“Just over a decade ago, when I was a senior intelligence officer, I spent most of my time in the world of ‘ints’—signals intelligence imagery, human intelligence—and used just a little bit of open-source information to enrich the assessments that we made. Fast forward to 2014 and the explosion of the information environment in just the last few years alone. Open-source now is a place I spend most of my time. The open world of information provides us most of what we need and the ‘ints’ of old, they enrich the assessments that we’re able to make from open-source information.”
How much of the money “legally” plundered from American taxpayers is funneled into university coffers to pay for this creepy research? Again, from The Atlantic, "The military will be spending an increasing amount of the $50 billion intelligence budget on private contractors to perform open-source intelligence gathering and analysis, according to Flynn. That’s evidenced by the rise in companies eager to provide those services."
Finally, lest you think by getting off Facebook and Twitter you are safe from being unwittingly recruited into one of these experiments, consider this additional information in The Atlantic story:
Many of the groups doing this sort of work on behalf of the government are small outfits you probably have never heard of. And ideally, you never would.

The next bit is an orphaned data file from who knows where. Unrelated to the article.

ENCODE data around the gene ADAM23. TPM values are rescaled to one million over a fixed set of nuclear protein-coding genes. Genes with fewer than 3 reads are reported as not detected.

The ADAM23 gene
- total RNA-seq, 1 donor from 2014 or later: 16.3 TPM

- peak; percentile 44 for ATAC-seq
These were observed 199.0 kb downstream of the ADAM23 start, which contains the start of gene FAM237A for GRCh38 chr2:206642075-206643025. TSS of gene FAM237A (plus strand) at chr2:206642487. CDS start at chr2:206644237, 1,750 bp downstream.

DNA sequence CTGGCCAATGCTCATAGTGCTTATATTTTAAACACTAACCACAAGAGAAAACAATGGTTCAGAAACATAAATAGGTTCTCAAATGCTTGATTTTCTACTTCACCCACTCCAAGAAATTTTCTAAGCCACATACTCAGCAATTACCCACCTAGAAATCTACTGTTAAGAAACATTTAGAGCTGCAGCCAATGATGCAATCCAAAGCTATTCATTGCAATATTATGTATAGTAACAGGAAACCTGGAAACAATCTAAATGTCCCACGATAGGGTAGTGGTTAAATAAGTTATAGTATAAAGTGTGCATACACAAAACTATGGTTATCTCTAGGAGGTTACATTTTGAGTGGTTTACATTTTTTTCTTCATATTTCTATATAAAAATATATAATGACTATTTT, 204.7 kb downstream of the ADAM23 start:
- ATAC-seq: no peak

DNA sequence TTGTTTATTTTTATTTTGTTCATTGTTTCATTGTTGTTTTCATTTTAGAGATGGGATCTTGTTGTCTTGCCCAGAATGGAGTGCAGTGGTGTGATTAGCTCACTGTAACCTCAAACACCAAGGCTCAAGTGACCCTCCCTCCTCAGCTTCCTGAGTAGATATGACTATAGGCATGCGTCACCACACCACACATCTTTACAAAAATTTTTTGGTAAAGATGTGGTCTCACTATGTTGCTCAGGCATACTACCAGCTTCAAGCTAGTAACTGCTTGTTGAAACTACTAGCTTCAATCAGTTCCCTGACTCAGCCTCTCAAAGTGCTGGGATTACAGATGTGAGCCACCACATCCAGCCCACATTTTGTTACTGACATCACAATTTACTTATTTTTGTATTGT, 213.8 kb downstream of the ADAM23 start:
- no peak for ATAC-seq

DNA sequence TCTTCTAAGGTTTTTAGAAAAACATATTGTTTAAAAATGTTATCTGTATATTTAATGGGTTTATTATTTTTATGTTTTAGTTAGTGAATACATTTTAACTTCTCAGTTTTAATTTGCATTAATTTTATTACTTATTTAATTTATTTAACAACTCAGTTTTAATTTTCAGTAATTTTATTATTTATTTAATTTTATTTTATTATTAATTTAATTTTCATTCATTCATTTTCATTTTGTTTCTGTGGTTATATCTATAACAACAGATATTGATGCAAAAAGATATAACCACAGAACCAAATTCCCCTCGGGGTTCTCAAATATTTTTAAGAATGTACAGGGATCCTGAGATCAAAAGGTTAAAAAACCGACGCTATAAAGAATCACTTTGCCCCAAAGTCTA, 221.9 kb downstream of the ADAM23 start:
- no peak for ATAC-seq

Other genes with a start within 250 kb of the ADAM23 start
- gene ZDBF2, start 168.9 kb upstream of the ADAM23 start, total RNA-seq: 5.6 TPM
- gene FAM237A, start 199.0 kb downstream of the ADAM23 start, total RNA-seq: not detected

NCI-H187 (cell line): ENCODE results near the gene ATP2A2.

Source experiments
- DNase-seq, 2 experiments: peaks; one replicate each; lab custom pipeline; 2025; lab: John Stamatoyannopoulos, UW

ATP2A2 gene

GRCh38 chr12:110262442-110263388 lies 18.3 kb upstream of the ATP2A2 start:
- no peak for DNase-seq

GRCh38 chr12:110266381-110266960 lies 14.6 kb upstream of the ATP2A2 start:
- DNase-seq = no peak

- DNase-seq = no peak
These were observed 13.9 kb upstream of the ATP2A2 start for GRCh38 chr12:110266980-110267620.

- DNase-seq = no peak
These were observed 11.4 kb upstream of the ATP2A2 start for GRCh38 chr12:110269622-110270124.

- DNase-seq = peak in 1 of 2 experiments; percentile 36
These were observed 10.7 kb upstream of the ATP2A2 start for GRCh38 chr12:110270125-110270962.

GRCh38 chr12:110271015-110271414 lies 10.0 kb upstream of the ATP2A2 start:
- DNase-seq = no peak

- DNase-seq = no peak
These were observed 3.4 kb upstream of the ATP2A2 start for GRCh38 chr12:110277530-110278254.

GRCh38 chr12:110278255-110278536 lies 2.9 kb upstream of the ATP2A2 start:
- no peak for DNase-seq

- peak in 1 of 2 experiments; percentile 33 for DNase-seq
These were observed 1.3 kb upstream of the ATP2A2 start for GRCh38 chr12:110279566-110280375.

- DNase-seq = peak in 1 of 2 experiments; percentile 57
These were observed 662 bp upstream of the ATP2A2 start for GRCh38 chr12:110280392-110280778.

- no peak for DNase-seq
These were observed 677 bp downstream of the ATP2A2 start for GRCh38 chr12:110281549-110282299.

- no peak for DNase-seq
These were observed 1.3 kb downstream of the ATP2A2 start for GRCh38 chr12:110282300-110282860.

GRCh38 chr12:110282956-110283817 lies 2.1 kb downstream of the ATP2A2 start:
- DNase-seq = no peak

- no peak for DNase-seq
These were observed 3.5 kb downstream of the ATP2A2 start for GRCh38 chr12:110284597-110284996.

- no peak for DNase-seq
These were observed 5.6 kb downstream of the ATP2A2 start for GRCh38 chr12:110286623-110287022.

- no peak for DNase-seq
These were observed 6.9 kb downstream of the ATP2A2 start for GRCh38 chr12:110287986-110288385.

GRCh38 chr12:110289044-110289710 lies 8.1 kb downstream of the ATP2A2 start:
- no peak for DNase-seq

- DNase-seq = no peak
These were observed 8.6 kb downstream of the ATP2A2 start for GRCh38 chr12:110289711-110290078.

One of them is a company out of Austin, Texas, called SnapTrends, founded in 2012. They provide a “social listening” service that analyzes posts to provide insights about the circumstances of the poster, one of the most important of which is the poster’s location. The company uses cell tower density, social network knowhow, and various other elements to figure out who is posting what and where. Are you someone who refuses to geo-tag your tweets out of concerns for privacy? Do you turn off your phone’s GPS receiving capability to stay under the proverbial radar? It doesn’t matter to SnapTrends.
Besides, given the never-ending supply of funds being plundered from the American people to pay for these studies, any mass defection from Facebook or Twitter to some other platform would just signal to the military where to find the next group of guinea pigs.